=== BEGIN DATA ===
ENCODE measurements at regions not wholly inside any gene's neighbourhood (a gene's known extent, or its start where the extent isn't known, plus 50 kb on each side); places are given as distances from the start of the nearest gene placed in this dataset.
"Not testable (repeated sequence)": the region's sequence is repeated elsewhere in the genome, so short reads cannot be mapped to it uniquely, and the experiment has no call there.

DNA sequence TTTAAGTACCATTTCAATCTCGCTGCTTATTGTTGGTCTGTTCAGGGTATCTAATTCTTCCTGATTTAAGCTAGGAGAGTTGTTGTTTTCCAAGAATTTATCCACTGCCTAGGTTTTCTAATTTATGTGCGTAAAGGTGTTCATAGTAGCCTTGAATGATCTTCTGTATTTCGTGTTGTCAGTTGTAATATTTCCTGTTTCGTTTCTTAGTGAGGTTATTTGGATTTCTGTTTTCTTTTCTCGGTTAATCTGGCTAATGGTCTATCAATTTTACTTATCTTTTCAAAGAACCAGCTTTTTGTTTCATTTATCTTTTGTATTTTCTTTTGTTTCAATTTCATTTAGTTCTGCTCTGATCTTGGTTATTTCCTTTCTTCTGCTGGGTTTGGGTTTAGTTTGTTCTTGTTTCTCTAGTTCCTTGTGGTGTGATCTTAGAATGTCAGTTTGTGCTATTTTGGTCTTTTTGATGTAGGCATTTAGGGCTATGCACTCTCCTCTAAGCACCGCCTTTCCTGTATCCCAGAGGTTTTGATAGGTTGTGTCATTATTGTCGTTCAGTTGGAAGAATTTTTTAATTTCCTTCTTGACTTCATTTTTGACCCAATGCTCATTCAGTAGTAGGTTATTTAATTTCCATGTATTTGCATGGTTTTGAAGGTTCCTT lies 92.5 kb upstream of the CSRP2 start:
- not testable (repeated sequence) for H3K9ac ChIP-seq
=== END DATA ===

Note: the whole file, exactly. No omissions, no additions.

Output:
ENCODE measurements at regions not wholly inside any gene's neighbourhood (a gene's known extent, or its start where the extent isn't known, plus 50 kb on each side); places are given as distances from the start of the nearest gene placed in this dataset.
"Not testable (repeated sequence)": the region's sequence is repeated elsewhere in the genome, so short reads cannot be mapped to it uniquely, and the experiment has no call there.

DNA sequence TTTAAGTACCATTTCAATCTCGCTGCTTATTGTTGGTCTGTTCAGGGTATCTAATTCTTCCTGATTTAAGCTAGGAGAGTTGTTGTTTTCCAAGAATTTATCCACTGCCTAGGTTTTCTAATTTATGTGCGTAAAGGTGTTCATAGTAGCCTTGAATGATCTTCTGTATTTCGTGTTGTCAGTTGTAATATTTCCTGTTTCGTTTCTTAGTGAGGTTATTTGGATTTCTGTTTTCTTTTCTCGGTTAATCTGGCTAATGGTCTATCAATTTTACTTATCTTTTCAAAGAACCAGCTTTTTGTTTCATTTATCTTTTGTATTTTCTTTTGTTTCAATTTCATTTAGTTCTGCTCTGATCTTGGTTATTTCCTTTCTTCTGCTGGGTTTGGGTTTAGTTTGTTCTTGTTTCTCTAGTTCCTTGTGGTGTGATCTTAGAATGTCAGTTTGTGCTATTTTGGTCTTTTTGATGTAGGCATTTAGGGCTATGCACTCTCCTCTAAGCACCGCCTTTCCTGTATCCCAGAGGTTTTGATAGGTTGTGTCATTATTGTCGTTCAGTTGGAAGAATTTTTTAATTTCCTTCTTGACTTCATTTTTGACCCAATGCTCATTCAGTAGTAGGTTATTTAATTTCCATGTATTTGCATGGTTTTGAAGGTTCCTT lies 92.5 kb upstream of the CSRP2 start:
- not testable (repeated sequence) for H3K9ac ChIP-seq